The stalwart souls who are fighting to keep the Internet free from tyranny have conjured up a new strategy to combat the forces of evil: spandex and capes.
Yesterday, in response to the Cat Signal shining in the sky over New York, San Francisco, and Washington, D.C., the Internet Defense League arrived to save the day. The IDL is a superhero-themed attempt to restore the momentum generated by last January's Internet "blackout" protest of SOPA and PIPA, and marshal resistance to the evil plans being hatched in Congress. What evil plans? Any evil plans you got -- they're not picky.
[ Also on InfoWorld: In the FunnyJunk-Oatmeal caper, the good guys won. | For a humorous take on the tech industry's shenanigans, subscribe to Robert X. Cringely's Notes from the Underground newsletter. | Get the latest insight on the tech news that matters from InfoWorld's Tech Watch blog. ]
The CISPA cyber security bill is a good bet to launch Cat Signals in the sky when it comes up for a vote in the Senate. There are also a couple of Internet privacy bills kicking around the Senate at the moment, as well as the Obama administration's Privacy Bill of Rights concept; if any of those ever becomes a reality, they're likely to garner some attention from the IDL.
At press time, this league of extraordinary geeks includes Mozilla, WordPress, Reddit, the Electronic Frontier Foundation, Center for Democracy and Technology, and 34 lesser-known organizations. All of these sites are, or soon will be, displaying the "laughing cat" icon that IDL has adopted and will be able to instantly organize and participate in protests as needed. What it means beyond that, nobody really knows yet.
Hey, if Scarlett Johansson shows up in that Black Widow cat suit, you can count me in.
Perhaps more notable is who's not on the list: no big players and surprisingly only a handful of the usual digital/civil rights suspects like EFF and CDT. Google, Facebook, Twitter, Wikipedia, and many of the other big names that supported the blackout are sitting this one out so far. Perhaps it's too silly for them; perhaps they are allergic to spandex.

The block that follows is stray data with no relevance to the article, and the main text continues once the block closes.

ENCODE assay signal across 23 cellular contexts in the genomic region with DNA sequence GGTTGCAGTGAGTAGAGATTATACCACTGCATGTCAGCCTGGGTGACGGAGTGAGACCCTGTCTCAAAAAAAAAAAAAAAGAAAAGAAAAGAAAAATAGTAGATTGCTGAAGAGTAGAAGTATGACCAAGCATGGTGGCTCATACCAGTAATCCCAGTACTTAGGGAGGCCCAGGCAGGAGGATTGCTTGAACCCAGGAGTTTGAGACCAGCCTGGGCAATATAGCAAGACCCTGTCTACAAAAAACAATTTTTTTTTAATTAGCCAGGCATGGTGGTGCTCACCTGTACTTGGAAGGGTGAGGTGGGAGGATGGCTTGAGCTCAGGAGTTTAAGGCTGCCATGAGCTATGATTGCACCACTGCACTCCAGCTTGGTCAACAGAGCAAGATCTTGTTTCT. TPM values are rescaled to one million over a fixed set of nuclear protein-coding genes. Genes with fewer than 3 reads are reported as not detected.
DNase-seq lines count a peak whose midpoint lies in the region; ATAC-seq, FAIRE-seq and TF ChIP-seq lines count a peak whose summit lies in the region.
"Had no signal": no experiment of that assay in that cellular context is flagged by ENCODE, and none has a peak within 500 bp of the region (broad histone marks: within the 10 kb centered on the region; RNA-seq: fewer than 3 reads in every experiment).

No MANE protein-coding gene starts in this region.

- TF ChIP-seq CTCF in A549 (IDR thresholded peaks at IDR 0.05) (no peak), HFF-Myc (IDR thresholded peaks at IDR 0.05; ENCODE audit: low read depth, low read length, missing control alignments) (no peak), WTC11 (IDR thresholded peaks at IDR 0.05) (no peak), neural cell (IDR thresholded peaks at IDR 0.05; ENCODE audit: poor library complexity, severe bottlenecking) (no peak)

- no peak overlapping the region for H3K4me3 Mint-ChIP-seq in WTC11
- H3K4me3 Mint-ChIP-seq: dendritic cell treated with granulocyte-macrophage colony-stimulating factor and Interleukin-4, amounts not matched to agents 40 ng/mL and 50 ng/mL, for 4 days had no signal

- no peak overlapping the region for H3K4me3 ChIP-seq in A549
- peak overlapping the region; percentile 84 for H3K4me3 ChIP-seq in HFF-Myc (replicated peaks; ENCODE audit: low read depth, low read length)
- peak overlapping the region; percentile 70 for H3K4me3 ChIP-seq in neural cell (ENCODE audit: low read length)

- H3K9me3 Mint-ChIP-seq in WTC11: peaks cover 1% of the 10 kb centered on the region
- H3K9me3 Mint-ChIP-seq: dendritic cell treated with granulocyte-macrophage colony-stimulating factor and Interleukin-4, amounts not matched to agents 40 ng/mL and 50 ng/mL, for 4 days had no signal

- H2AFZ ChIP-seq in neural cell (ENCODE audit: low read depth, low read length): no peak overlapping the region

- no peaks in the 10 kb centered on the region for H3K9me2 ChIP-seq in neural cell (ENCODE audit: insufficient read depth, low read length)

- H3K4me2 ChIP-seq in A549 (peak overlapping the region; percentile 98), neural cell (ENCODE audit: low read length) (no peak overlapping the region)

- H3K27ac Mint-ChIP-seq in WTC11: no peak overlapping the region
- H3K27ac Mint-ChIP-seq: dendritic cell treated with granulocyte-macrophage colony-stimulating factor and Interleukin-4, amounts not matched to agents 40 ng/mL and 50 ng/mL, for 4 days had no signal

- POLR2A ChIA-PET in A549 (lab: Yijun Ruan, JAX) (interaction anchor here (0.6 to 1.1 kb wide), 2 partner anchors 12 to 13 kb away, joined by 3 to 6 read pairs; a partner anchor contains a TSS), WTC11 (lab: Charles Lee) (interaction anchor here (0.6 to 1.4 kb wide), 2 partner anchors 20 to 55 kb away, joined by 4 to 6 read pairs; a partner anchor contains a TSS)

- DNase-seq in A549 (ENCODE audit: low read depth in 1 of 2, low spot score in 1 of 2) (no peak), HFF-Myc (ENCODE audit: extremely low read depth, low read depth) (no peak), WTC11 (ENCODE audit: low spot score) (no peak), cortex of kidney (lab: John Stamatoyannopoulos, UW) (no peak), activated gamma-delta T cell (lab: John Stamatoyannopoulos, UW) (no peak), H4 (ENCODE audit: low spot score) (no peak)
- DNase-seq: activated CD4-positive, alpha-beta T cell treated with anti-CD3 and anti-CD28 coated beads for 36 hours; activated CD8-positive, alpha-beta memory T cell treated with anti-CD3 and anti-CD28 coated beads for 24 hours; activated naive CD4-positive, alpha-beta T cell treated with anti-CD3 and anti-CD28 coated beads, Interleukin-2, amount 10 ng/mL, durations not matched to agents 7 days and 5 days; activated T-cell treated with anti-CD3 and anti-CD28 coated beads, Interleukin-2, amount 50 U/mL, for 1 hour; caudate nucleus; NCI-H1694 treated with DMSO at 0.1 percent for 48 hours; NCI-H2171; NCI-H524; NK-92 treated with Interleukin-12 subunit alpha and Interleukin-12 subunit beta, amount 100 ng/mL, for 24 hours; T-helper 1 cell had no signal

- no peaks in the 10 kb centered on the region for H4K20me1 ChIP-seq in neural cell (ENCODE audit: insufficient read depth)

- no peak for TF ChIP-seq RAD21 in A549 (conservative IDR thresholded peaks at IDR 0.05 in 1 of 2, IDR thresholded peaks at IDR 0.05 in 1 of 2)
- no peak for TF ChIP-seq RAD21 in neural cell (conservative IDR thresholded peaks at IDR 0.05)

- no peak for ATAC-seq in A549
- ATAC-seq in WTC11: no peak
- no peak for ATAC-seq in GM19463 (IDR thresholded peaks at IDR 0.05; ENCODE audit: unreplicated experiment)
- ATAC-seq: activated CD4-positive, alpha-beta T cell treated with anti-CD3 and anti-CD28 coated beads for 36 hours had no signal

In the meantime, there are plenty of other dastardly supervillains the IDL could do battle with, just to hone their chops.
Take Ballmerus of Redmond, for example. For more than a decade he has planted the seeds of Microsoft's destruction, which are finally bearing fruit. Yesterday the company posted its first quarterly loss in its 26 years of existence. Surely the IDL can save the Softies from Ballmerus' evil clutches.
Then there's the sad saga of the lovely Princess Marissa, who has apparently fallen under the spell of the Joker and been convinced to run a ragged band of Yahooligans. Someone needs to rescue her before it's too late.
Facebook's Mark Zuckerberg, Google's Larry Page, Zynga's Marc Pincus, Oracle's Larry Ellison, not to mention a few dozen senators and Congressfolk -- the world is full of supervillains who deserve their comeuppance at the hands of the IDL.
Let's hope so. The future of the free Internet may depend on it.
What other supervillains are out there? Can the IDL bring them to justice? Share your super thoughts below or email me: firstname.lastname@example.org.
This article, "It's a bird, it's a plane -- it's the Internet Defense League," was originally published at InfoWorld.com. Follow the crazy twists and turns of the tech industry with Robert X. Cringely's Notes from the Field blog, and subscribe to Cringely's Notes from the Underground newsletter.